New acquaintances or old friends?

Simon Rohrer

September 8, 2023
Simon Rohrer

“Agile meets Architecture”? A conference designed just for me? That’s what first came to mind when I stumbled across the AmA conference on Twitter in 2022, and rapidly booked a place. The two key strands of my three decade professional career finally came together in a conference. I was delighted! Then I reflected – wasn’t this more like agile and architecture as old friends who had grown estranged meeting up again after years apart?

When I first got introduced to the ideas around what were then called lightweight methodologies, in the late 1990s and very early 2000s, it was through the online writing of Martin Fowler and Alistair Cockburn, and the first edition of Kent Beck’s Extreme Programming Explained. All three authors were writing about both architecture – in Fowler’s case the pattern library that would become Patterns of Enterprise Application Architecture – as well as software development methodologies.

The online discussions at the time – about how much architecture was enough, about emergent design and the early thoughts around evolutionary architecture; about how XP’s metaphor was its equivalent of architecture; Cockburn’s hexagonal architecture – all elements of architecture wrapped up in how much they supported the values and principles of the agile manifesto. And then further through the 2000s: Martin Fowler wrote about whether the role of the architect was needed (‘even by our industry’s standards, “architect” and “architecture” are terribly overloaded words’); Scott Ambler wrote about  Agile Modeling, Agile Data and even Agile Enterprise Architecture.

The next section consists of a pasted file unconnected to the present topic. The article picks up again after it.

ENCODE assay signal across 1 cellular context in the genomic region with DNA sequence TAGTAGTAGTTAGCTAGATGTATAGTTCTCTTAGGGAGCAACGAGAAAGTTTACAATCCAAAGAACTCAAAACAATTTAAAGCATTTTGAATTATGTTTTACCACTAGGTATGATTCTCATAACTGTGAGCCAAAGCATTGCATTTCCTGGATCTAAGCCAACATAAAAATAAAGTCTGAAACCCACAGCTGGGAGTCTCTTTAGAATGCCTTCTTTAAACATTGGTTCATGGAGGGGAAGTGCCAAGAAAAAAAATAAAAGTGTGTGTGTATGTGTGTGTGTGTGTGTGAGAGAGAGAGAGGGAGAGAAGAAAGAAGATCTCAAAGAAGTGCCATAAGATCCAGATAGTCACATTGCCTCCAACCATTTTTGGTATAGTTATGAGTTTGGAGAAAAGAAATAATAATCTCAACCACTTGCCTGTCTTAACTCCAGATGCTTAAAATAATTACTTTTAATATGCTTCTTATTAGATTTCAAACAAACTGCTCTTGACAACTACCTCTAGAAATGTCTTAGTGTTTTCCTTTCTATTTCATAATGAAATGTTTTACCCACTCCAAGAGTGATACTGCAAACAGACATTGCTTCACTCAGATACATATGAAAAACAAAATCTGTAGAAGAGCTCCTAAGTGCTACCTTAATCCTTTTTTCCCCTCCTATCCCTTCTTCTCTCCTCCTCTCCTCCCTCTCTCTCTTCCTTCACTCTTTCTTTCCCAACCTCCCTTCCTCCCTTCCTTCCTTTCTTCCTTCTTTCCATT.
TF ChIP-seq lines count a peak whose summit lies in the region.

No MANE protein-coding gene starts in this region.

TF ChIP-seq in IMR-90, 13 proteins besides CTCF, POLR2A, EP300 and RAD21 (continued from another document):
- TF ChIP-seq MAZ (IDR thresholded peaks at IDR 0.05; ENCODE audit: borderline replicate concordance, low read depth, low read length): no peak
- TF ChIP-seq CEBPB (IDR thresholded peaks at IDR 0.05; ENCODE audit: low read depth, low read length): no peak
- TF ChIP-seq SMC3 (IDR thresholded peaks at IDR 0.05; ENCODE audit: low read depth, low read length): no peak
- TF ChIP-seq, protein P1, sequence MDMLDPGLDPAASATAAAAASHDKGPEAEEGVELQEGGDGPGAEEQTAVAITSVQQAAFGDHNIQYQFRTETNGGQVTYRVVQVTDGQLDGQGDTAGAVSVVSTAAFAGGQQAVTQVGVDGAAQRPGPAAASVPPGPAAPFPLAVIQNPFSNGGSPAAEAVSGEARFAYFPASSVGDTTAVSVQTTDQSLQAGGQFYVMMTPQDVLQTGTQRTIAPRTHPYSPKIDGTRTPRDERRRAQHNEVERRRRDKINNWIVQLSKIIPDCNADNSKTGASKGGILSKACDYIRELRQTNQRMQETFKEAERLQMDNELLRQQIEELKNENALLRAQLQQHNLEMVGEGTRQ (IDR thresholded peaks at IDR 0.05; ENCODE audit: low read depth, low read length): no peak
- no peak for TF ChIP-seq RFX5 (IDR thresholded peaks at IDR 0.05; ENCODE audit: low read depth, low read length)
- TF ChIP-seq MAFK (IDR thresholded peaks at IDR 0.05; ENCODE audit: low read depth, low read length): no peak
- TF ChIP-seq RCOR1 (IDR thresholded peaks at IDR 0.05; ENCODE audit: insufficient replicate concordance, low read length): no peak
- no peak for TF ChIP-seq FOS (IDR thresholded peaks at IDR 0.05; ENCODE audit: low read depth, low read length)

So agile and architecture didn’t even get estranged – at least if you were listening to and reading the right people. And in my career – I’ve had Chief Architect roles, and roles in large scale Agile Transformation -  wherever possible I combined the two.

But of course the AmA conference is highly valuable for our industry. And the 2022 conference was a superb and inspiring  2 day event! Because for many agilists and many architects, the connection between the two has been lost.

Scrum – for many, still unfortunately a synonym for ‘agile’ – famously is one of the few of the original Snowbird-era agile methodologies that doesn’t include software engineering practices, so some Scrum teams don’t push hard on ensuring that the software context they’re working in is architected and designed to support agility. And some architects, at all levels, working with agile teams still think that their job is to produce a fixed design, upfront, for someone else to implement in a predetermined set of ‘sprints’.

So the spirit of agile architecture – agile principles applied to software architecture, and architectural concerns supporting agility – does need careful nurturing.

If you’re working in a 2-pizza sized team, on a product that you wholly own, that is loosely coupled (if at all) with any other products or systems, then the recipe for agile plus architecture is reasonably simple, taking inspiration from Martin Fowler’s early 2000s articles Who Needs An Architect and Is Design Dead:

  1. Architecture is “the things you wish you had got right early”